Also known as: Umi ga kikoeru (original Japanese title) Release Date: May 5th, 1993 (Japan – television) Directed by: Tomomi Mochizuki Written by: Kaori Nakamura Music by: Shigeru Nagata Cast: Nobuo Tobita, Toshihiko Seki, Yoko Sakamoto
Tokuma Shoten, Nippon Television Network, Studio Ghibli, 76 Minutes
This Studio Ghibli film reminded me a lot of Only Yesterday, which I stated in that review, was my least favorite Ghibli movie I had seen up to that point. I did like this one a hair bit better but it was also shorter and a bit better paced because of that.
This is a coming of age story about two male friends and how, as they get older, they find themselves in a love triangle.
Overall, it’s not really my cup of tea and even though I’m generally okay with slice of life stuff, this one doesn’t connect as well as Ghibli’s other pictures on an emotional level.
This is sort of dry but that doesn’t mean it’s bad and I can see the reasons why a lot of people actually like this one.
The characters are likable and their lives are fleshed out well, developing them into real characters with some depth.
I thought that the animation was good but it’s also less stylized than typical Ghibli pictures. That could also be because this was originally developed for television.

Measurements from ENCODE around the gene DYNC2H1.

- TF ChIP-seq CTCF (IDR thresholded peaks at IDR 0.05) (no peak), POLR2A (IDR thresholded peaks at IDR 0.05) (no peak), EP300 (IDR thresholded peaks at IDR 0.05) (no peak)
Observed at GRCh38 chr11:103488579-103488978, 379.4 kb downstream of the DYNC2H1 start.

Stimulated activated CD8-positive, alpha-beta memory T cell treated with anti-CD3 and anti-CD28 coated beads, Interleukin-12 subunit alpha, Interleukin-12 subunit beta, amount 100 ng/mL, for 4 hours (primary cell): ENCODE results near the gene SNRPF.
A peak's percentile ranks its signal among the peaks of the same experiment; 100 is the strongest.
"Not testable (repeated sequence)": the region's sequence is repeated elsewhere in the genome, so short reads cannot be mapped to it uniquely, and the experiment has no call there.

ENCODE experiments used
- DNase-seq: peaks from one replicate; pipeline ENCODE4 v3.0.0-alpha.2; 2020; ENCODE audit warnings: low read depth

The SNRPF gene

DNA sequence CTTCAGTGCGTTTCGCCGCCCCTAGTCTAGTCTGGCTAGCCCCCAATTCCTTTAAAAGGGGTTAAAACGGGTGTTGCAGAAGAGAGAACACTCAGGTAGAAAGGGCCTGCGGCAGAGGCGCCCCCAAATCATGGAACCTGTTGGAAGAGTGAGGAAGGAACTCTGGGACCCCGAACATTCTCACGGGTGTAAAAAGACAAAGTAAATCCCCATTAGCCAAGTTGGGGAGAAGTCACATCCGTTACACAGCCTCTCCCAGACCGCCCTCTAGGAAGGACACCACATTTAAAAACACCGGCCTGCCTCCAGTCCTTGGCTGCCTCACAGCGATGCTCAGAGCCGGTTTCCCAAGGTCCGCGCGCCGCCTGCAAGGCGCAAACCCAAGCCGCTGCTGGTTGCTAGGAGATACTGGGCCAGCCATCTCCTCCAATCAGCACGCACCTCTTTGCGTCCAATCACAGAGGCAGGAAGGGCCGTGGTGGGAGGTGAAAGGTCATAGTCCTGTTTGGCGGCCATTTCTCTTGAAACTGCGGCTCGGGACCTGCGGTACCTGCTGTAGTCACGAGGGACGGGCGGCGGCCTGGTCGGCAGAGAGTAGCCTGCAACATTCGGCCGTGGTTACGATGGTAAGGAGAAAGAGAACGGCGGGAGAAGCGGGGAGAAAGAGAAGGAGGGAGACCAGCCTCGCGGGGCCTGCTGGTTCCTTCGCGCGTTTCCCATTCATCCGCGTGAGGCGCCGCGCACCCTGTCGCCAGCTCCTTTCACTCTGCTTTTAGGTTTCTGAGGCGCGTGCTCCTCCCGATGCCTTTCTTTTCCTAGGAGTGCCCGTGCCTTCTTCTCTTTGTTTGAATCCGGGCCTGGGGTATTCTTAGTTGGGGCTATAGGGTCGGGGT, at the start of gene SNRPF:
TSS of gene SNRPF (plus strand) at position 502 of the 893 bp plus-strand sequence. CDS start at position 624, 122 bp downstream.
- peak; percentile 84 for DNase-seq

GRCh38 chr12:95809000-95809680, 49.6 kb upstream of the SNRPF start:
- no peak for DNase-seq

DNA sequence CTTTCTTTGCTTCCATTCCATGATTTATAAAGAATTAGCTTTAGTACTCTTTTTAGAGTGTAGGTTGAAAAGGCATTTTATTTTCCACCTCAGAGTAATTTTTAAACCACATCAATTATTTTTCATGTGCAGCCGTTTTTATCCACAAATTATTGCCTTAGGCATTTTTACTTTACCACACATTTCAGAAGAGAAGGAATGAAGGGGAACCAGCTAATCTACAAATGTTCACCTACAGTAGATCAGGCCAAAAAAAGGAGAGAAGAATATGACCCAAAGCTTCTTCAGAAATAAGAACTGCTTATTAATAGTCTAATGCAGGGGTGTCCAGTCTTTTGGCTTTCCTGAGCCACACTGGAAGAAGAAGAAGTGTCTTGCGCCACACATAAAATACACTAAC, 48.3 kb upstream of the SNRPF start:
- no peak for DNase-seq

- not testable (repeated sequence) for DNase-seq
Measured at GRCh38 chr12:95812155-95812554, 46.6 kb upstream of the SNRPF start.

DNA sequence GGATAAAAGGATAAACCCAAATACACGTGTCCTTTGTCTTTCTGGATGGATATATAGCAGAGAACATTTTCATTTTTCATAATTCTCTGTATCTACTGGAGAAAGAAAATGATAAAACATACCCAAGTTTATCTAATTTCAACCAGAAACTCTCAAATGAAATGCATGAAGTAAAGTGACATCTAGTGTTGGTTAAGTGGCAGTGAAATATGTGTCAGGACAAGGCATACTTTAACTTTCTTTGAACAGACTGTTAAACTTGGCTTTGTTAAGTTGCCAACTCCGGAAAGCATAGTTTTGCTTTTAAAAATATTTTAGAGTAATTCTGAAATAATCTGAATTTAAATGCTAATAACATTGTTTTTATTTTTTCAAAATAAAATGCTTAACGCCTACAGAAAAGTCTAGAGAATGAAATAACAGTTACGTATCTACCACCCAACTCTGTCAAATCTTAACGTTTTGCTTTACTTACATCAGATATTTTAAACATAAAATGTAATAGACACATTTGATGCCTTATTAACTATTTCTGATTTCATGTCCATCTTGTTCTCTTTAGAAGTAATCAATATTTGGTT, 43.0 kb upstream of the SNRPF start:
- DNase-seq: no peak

Overall, this was decent but it’s far from the Studio Ghibli movies that I hold in really high regard. Also, unlike those, I don’t know if I’d ever want to watch this one again.
Original Run: March 1st, 1996 – February 7th, 1997 Created by: Toei, Yoshio Urasawa Directed by: Yoshiaki Kobayashi Written by: various Music by: Naritaka Takayama (themes), Toshihiko Sahashi Cast: Yūji Kishi, Yoshihiro Masujima, Yoshihiro Fukuda, Yuka Motohashi, Atsuko Kurusu, Rika Nanase
Toei, TV Asahi, 48 Episodes, 20 Minutes (per episode)
Fans might see these characters and recognize them from Power Rangers Turbo but like all things Power Rangers, the majority of the action came from Japan’s Super Sentai franchise. In the case of Turbo, they borrowed heavily from this series, Gekisou Sentai Carranger.